Sunday, April 27, 2008

French Horror Done Right

Alexandre Bustillo and Julien Maury's "Inside" is terrifying. I don't know any other way to put it. After so many pf the recent wave of French horror films missed the mark ("Haute Tension", "Them", "The Ordeal"), Bustillo and Maury take a simple premise- a pregnant woman home alone on Christmas Eve, ready to give birth the next day, and the emergence of a sadistic other woman (simple billed as "the woman") trying to get to the unborn baby- and wrench every bit of tension and disturbing psychology out of it. Taking place largely in a single house over the course of the night, "Inside" is brilliant in the way it squeezes enormous chills out of lighting and camera placement. There's one stunning sequence as the pregnant woman sits on the couch, and a simple head move reveals a dark figure looming slowly behind her... and then the figure recesses back into the shadows as the pregnant woman stands up. It certainly could have been CGI, but if it wasn't, it reveals the keen eye of directors Bustillo and Maury for atmospheric scares.

The sadistic woman, played by sexpot actress Beatrice Dalle, is a relentless force as she sulks through the film in her flowing black gown, grabbing any sharp instrument she can as her weapon of choice. It's a ferocious performance, exemplified by the almost primal way she's framed in one scene from a long shot down the hallway as she violently kicks on the bathroom door that her prey is locked behind. Dalle is beautiful, but "Inside" juxtaposes that weird beauty in frightening ways. She's calm and exacting, which gives her kills an even more menacing feel. And then there's the blood. "Inside" probably flushed half its budget on buckets of blood. Imagine the shooting finale of "Taxi Driver"... how gritty and blood spread those scenes were and you get the idea about "Inside". The same style of lighting, exaggerated and yellow fluorescent, is used to the same effect in "Inside" by cinematographer Laurent Bares, but there are also extended lengths of time where low lighting (or full on blackouts) are the vision of choice. Sometimes, blackness in horror films depletes any energy, but here it elevates the tension as Bustillo and Maury give us glimpses of figures at the edge of the screen. And I've yet to mention the music, or lack thereof. While the opening gives us strings of orchestral music, once the action begins it turns into disconcerting noises, shrieking violins and an unnerving pulsating noise by musician Francios Eudes (also responsible for "Haute Tension"). Everything is done right and it blends into an altogether riveting and spellbinding masterpiece of horror. But is it really happening? "Inside" can be seen as many things. An attack on the restlessness of French youth and it's repercussions on suburban lifestyle (since the film takes place during the riots of French citizens)... the precarious and fragile state of mind of a woman about to begin her life as a mother... or an act of simple revenge? The film can be read several ways. No matter how you read it, it's an utterly disturbing experience, and one of the best films of the year.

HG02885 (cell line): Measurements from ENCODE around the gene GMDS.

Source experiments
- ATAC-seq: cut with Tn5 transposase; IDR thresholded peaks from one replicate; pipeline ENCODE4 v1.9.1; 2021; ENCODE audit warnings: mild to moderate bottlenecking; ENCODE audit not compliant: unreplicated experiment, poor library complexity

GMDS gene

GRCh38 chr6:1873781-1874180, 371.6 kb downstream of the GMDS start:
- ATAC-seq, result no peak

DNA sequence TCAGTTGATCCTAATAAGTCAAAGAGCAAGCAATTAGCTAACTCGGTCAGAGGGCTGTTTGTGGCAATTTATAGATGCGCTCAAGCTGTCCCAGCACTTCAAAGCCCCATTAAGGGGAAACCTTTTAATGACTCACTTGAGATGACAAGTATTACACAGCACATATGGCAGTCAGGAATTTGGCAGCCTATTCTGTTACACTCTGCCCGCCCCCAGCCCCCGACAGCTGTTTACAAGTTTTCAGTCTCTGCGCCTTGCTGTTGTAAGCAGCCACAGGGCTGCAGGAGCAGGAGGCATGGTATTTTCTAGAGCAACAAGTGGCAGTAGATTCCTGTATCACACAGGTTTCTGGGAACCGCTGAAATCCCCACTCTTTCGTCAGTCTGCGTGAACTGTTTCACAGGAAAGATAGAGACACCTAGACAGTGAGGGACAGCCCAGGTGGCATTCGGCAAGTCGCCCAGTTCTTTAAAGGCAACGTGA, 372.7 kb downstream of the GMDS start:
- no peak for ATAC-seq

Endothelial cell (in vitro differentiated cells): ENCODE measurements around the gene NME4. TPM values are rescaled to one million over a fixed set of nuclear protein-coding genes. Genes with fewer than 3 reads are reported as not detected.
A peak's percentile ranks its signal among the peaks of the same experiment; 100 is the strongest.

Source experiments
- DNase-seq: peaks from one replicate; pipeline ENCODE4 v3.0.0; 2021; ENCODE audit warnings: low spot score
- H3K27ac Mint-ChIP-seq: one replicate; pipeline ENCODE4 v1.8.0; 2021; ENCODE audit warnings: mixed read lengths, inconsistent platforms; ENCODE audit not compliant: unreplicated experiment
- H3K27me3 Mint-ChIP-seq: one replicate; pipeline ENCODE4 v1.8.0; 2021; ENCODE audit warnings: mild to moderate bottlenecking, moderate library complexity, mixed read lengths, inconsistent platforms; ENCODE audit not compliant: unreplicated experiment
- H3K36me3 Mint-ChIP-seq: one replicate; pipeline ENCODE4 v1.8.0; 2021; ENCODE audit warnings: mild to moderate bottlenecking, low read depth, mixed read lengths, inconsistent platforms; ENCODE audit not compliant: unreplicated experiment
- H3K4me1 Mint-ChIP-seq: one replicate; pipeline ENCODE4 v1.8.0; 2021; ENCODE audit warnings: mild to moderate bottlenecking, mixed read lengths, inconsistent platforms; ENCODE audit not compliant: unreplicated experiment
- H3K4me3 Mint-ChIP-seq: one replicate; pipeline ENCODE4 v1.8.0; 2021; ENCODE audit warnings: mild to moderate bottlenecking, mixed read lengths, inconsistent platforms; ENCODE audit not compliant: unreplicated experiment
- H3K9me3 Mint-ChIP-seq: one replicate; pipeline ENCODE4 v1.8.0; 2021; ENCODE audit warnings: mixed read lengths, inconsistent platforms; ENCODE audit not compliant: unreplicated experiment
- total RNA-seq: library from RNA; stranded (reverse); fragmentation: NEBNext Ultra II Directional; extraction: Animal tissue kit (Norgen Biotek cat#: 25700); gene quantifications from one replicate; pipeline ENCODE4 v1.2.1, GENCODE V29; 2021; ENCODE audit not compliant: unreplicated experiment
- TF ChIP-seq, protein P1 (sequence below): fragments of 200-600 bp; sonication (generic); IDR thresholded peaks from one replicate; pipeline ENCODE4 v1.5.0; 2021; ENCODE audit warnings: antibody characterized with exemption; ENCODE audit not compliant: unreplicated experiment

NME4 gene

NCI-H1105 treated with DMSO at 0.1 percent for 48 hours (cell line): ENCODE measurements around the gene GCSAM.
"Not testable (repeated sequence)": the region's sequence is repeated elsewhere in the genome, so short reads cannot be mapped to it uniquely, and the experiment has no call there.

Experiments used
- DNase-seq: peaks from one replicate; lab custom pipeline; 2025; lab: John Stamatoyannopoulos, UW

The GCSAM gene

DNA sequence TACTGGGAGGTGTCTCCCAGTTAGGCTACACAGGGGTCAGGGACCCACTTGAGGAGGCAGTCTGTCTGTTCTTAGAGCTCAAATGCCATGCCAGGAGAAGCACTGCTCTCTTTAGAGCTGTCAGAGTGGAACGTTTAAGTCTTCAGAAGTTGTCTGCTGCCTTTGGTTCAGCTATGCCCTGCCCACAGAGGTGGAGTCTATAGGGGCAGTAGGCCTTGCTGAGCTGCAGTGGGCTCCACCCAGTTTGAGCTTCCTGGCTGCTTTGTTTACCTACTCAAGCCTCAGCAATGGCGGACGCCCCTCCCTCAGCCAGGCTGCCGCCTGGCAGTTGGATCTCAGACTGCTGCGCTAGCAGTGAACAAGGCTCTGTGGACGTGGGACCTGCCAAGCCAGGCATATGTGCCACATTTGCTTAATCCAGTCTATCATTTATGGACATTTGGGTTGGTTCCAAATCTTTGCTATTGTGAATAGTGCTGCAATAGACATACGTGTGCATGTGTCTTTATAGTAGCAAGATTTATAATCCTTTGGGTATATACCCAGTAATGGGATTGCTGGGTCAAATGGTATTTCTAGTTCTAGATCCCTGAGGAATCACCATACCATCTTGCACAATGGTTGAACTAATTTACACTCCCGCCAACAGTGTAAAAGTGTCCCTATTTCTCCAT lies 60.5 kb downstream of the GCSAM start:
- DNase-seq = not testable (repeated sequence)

Note- there are 2 versions out there. See the unrated version, which is about 7 minutes longer.

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